Down Could Mean Up For Delaware's Patrick

Former Duke player transferred to Division I-AA and could be third TE taken in NFL draft

March 21, 2007

By Adam Caparell

CSTV.com

 



ADAM CAPARELL

Adam is CSTV.com's football editor and national football writer.
E-mail here!

Learning a new offense is never an easy thing to do. But try learning five in five seasons.

 

That was Ben Patrick's reality in college. The former Duke tight end, who spent four years with the Blue Devils before transferring to Delaware for his final year of football, had the unenviable task of grasping a different system every year he took the field.

 

From the West Coast offense with Duke to a spread offense once he joined the Blue Hens, Patrick may very well hold more unofficial records than any other prospect in this year's NFL draft class.

 

Aside from the five different offenses he learned, Patrick had five different position coaches, five different coordinators and was voted captain by his teammates at two different schools. He's a likeable and adaptable player, giving him a leg up on many tight ends.

 

"I think that would show that I have the ability to learn quick because I've done it every spring," Patrick said.

 

You'd only expect as much from someone who attended Duke. But Patrick's path to the NFL isn't what you'd call normal. After all, his decision to transfer from a BCS school in Duke to an FCS school in Delaware (formerly Division I-AA), a proud member of the Atlantic-10 in football, raised a few eyebrows.  

 

"When you make a change of that magnitude you're always going to get questions as to what you're doing," Patrick said.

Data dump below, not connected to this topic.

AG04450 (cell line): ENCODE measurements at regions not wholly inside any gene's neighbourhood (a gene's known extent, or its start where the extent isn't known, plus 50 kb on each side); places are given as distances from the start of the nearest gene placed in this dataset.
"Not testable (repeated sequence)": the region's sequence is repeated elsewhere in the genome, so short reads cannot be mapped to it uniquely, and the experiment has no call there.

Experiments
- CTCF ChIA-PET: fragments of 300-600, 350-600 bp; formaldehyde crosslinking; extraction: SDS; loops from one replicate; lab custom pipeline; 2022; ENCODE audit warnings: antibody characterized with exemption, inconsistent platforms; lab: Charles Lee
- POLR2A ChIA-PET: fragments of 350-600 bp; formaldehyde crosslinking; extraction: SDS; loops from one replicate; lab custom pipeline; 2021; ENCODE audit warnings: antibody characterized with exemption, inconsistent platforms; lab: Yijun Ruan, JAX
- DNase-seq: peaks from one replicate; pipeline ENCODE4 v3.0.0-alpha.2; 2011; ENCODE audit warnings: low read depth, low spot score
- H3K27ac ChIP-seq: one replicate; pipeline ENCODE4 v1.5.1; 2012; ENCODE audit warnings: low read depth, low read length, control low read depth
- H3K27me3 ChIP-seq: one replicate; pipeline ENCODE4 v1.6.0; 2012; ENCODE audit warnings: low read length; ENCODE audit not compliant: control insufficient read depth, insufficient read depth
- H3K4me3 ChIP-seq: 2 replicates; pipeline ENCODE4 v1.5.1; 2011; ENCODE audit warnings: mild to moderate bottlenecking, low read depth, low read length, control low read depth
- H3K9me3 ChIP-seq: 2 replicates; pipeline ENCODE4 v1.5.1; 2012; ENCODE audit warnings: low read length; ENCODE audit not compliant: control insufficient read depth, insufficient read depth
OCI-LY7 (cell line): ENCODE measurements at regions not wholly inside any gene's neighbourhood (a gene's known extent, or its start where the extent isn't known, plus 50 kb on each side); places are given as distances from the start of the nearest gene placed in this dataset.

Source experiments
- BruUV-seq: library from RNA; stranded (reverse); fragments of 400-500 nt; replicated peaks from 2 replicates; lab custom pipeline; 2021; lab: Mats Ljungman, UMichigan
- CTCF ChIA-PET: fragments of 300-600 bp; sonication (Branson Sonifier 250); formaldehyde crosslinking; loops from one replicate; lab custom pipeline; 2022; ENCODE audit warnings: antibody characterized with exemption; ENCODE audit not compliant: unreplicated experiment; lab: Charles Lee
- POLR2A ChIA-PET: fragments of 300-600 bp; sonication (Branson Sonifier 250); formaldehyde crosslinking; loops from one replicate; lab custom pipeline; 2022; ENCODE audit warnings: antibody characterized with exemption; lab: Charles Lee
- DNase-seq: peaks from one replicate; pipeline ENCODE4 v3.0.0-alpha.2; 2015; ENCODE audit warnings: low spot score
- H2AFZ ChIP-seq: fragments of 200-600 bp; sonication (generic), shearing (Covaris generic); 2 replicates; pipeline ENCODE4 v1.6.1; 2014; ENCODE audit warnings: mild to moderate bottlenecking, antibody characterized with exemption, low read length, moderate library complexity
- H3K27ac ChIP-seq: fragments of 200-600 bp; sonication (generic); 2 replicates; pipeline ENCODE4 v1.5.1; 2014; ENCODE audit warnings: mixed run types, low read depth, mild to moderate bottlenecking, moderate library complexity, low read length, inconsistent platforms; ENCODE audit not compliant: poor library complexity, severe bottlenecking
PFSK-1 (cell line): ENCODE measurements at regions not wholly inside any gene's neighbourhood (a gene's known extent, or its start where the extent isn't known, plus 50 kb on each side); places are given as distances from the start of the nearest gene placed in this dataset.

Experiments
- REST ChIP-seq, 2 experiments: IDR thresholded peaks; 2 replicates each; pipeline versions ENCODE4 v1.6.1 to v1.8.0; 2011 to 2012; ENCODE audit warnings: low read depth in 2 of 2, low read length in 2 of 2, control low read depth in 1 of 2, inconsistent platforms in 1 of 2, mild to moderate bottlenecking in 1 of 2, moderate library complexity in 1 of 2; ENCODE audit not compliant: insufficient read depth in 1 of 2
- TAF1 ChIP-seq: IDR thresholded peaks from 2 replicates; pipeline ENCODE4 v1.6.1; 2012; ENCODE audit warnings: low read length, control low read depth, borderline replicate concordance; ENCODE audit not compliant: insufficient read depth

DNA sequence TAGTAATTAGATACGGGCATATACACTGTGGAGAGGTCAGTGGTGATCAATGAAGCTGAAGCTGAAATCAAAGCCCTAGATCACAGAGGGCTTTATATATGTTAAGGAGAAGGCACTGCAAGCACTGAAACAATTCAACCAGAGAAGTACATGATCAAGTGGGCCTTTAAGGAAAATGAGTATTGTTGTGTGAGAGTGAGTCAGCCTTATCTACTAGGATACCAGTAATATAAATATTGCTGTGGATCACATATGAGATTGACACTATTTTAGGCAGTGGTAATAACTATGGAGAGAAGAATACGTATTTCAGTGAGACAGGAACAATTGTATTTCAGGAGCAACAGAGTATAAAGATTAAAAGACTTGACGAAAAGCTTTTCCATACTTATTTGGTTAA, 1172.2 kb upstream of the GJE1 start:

What he did was make a calculated decision based on a number of factors, with academics a strong consideration, and the need to win as important as any.

 

So Patrick left Duke, but chose a different path - although far from unheard of - in transferring down a level of football. In doing so, he wouldn't have to sit out the 2006 season, which he would have been forced to do had he chosen to transfer to a Division I-A school. So he left Durham behind to head north for a much-needed change of scenery, but not without an appreciation for his time as a Blue Devil.

 

"It was a unique experience," Patrick said. "Some of the highest of highs and some of the lowest of lows."

 

The highs were great, like being at one of the best academic schools in the BCS. The lows were bad, like winning a mere seven games in his four years at Duke.

 

"But I grew as a person and as a football player there, so I'm thankful for that," Patrick said.

 

He never won more than two games in a season with the Blue Devils and after his fourth year at Duke - he redshirted his freshman season, in 2002 - it was time to make a decision; stay for his fifth and final year or move on and try to win a few more games.

 

"I think everyone wants to win at some point. Being my last year, I had one shot to fulfill some of the needs and wants that I had so I decided to move on," Patrick said.

 

"I felt like I had done everything I could and had passed along some valuable things to the younger guys."